Chemicals without Harm: Policies for a Sustainable World

Chemicals without Harm: Policies for a Sustainable World

by Ken Geiser

Paperback(Reprint)

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Overview

A proposal for a new chemicals strategy: that we work to develop safer alternatives to hazardous chemicals rather than focusing exclusively on controlling them.

Today, there are thousands of synthetic chemicals used to make our clothing, cosmetics, household products, electronic devices, even our children's toys. Many of these chemicals help us live longer and more comfortable lives, but some of these highly useful chemicals are also persistent, toxic, and dangerous to our health and the environment. For fifty years, the conventional approach to hazardous chemicals has focused on regulation, barriers, and protection. In Chemicals without Harm , Ken Geiser proposes a different strategy, based on developing and adopting safer alternatives to hazardous chemicals rather than focusing exclusively on controlling them.

Geiser reviews past government policies focused on controlling chemicals, describes government initiatives outside the United States that have begun to implement a more sustainable chemical policy, and offers an overview of the chemicals industry and market. He develops a safer chemicals policy framework that includes processes for characterizing, classifying, and prioritizing chemicals; generating and using new chemical information; and promoting transitions to safer chemicals.

The shift in strategy described by Geiser will require broad changes in science, the chemicals economy, and government policy. Geiser shows that it is already beginning, identifying an emerging movement of scientists, corporate managers, environmental activists, and government leaders who are fashioning a new, twenty-first-century approach to chemicals.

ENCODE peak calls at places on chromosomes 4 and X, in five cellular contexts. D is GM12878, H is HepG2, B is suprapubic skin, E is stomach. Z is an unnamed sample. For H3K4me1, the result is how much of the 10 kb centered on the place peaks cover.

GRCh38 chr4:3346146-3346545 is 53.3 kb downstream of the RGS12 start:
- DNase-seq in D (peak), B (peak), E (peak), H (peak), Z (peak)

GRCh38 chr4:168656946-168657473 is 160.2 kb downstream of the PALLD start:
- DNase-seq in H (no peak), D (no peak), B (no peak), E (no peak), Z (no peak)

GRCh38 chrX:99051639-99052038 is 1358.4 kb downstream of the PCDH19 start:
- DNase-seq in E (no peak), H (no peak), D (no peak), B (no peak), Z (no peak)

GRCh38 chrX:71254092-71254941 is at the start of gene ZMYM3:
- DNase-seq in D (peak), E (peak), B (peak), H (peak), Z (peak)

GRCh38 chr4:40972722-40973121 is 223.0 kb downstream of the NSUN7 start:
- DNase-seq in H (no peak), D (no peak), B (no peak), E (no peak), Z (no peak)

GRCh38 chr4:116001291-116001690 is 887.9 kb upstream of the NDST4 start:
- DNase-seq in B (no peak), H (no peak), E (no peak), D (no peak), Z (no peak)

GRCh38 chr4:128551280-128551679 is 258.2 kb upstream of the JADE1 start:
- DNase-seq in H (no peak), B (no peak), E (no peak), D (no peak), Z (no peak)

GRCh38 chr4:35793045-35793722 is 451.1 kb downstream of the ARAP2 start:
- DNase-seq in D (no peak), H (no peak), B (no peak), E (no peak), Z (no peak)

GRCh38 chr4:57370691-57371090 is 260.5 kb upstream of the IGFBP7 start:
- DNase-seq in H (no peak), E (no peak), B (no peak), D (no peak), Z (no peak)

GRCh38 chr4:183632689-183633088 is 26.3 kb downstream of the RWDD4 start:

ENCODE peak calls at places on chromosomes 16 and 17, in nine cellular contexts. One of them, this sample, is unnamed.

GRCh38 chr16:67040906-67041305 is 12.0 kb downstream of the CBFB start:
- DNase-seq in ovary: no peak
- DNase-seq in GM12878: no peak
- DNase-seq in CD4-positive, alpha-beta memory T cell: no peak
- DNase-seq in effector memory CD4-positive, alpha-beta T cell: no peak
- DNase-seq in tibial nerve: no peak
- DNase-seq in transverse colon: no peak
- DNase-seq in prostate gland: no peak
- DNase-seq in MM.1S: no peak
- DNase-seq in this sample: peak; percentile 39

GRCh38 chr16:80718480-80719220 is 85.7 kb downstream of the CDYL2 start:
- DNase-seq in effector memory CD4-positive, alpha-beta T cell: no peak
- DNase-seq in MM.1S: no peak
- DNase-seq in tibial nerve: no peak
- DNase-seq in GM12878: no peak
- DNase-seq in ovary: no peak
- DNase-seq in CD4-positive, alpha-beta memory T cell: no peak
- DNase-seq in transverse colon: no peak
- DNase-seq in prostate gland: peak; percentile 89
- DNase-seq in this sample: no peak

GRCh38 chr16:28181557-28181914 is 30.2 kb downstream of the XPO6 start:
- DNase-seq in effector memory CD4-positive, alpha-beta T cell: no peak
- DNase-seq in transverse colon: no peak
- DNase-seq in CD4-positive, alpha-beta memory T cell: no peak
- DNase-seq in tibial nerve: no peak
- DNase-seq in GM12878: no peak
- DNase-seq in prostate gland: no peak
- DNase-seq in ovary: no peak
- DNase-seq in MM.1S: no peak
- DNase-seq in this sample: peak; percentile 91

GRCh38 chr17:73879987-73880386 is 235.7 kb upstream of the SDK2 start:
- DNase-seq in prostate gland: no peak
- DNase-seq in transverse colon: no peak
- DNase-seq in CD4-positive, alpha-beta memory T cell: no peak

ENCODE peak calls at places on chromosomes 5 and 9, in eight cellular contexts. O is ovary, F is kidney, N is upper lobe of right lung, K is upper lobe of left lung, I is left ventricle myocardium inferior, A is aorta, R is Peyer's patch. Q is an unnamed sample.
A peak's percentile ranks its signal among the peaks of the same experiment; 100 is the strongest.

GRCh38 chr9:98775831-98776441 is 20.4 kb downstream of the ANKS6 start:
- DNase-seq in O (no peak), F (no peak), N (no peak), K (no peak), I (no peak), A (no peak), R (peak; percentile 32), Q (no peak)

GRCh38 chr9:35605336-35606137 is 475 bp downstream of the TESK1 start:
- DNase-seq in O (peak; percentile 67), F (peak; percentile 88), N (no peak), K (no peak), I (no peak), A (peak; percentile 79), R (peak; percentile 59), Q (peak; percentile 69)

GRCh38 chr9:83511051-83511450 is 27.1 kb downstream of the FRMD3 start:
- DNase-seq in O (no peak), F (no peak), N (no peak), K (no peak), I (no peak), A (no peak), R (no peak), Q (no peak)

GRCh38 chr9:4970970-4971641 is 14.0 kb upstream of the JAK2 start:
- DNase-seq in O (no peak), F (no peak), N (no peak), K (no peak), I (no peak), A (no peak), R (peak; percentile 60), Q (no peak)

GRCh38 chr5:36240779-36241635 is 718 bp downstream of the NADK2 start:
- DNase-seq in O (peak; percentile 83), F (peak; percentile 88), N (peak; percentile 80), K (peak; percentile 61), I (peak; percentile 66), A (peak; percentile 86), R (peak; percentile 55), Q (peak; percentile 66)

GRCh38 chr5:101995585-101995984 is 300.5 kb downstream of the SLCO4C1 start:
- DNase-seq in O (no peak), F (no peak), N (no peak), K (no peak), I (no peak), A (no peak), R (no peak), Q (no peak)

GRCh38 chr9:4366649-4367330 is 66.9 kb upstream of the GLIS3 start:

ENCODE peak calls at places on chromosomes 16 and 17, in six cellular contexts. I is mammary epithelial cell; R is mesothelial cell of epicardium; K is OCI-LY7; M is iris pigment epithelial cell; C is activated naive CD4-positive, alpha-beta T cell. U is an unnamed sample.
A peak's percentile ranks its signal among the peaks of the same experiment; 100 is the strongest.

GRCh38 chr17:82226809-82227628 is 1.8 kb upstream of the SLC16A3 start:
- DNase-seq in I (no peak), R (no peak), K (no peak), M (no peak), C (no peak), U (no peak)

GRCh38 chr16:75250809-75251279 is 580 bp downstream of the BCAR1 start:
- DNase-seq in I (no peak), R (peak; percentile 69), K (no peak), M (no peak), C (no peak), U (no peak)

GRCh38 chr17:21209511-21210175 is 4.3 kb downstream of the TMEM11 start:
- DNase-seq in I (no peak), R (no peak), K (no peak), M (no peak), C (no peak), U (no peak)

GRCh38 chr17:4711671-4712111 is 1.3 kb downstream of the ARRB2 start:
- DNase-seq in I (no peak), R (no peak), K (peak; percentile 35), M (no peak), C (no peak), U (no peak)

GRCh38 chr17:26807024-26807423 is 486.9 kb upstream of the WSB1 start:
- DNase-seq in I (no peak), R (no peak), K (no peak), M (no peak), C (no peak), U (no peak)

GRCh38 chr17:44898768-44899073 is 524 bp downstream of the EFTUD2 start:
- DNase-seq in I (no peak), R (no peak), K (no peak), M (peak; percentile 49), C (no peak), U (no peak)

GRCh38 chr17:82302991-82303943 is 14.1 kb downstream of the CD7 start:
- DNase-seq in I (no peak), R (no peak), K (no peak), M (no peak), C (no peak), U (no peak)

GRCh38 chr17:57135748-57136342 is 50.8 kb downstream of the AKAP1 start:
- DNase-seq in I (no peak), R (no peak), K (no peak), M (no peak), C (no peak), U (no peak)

Product Details

ISBN-13: 9780262512060
Publisher: MIT Press
Publication date: 06/05/2015
Series: Urban and Industrial Environments
Edition description: Reprint
Pages: 456
Sales rank: 1,230,732
Product dimensions: 5.90(w) x 8.90(h) x 1.00(d)
Age Range: 18 Years

About the Author

Ken Geiser is Professor Emeritus of Work Environment at the University of Massachusetts Lowell, Founder and past Codirector of the Lowell Center for Sustainable Production, and the author of Materials Matter: Toward a Sustainable Materials Policy . One of the authors of the Massachusetts Toxics Use Reduction Act, he was Director of the Massachusetts Toxics Use Reduction Institute for thirteen years.

Table of Contents

Preface ix

I The Problem with Chemicals 1

1 Chemical Control Policies 15

2 Regulating Hazardous Chemicals 17

3 Reassessing Chemical Control Policies 37

II Refraining Chemical Policies 59

4 Considering New Initiatives 61

5 Refraining the Chemicals Problem 83

6 Understanding the Chemical Economy 105

III A Chemical Conversion Strategy 127

7 Driving the Chemical Market 129

8 Transforming the Chemical Industry 155

9 Designing Greener Chemistry 181

IV Safer Chemical Policies 201